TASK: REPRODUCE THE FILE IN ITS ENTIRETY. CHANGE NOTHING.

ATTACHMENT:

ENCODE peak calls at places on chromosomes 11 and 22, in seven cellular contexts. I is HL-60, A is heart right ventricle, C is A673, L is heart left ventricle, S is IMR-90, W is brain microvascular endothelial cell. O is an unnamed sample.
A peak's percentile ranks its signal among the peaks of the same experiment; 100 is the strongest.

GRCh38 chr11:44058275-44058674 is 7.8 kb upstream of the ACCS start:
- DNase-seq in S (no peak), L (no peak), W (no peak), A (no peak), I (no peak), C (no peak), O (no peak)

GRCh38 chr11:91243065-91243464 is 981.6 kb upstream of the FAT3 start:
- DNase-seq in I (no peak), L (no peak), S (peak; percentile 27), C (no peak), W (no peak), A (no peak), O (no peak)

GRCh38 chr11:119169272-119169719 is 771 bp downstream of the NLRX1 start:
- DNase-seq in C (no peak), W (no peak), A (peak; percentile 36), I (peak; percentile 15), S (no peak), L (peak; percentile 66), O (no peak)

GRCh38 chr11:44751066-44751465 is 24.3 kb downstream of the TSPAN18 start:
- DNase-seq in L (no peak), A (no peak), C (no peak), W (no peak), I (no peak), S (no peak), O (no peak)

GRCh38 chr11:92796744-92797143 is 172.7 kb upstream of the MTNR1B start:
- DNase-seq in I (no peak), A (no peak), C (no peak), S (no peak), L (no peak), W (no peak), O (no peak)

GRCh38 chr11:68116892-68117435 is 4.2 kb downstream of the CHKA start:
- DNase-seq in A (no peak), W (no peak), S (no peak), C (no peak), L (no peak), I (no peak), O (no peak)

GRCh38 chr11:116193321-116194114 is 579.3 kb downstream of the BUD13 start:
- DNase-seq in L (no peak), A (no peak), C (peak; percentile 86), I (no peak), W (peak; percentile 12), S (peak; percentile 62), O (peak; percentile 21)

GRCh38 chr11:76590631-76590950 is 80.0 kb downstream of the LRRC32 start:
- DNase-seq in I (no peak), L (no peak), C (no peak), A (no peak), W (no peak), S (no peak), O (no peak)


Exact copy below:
ENCODE peak calls at places on chromosomes 11 and 22, in seven cellular contexts. I is HL-60, A is heart right ventricle, C is A673, L is heart left ventricle, S is IMR-90, W is brain microvascular endothelial cell. O is an unnamed sample.
A peak's percentile ranks its signal among the peaks of the same experiment; 100 is the strongest.

GRCh38 chr11:44058275-44058674 is 7.8 kb upstream of the ACCS start:
- DNase-seq in S (no peak), L (no peak), W (no peak), A (no peak), I (no peak), C (no peak), O (no peak)

GRCh38 chr11:91243065-91243464 is 981.6 kb upstream of the FAT3 start:
- DNase-seq in I (no peak), L (no peak), S (peak; percentile 27), C (no peak), W (no peak), A (no peak), O (no peak)

GRCh38 chr11:119169272-119169719 is 771 bp downstream of the NLRX1 start:
- DNase-seq in C (no peak), W (no peak), A (peak; percentile 36), I (peak; percentile 15), S (no peak), L (peak; percentile 66), O (no peak)

GRCh38 chr11:44751066-44751465 is 24.3 kb downstream of the TSPAN18 start:
- DNase-seq in L (no peak), A (no peak), C (no peak), W (no peak), I (no peak), S (no peak), O (no peak)

GRCh38 chr11:92796744-92797143 is 172.7 kb upstream of the MTNR1B start:
- DNase-seq in I (no peak), A (no peak), C (no peak), S (no peak), L (no peak), W (no peak), O (no peak)

GRCh38 chr11:68116892-68117435 is 4.2 kb downstream of the CHKA start:
- DNase-seq in A (no peak), W (no peak), S (no peak), C (no peak), L (no peak), I (no peak), O (no peak)

GRCh38 chr11:116193321-116194114 is 579.3 kb downstream of the BUD13 start:
- DNase-seq in L (no peak), A (no peak), C (peak; percentile 86), I (no peak), W (peak; percentile 12), S (peak; percentile 62), O (peak; percentile 21)

GRCh38 chr11:76590631-76590950 is 80.0 kb downstream of the LRRC32 start:
- DNase-seq in I (no peak), L (no peak), C (no peak), A (no peak), W (no peak), S (no peak), O (no peak)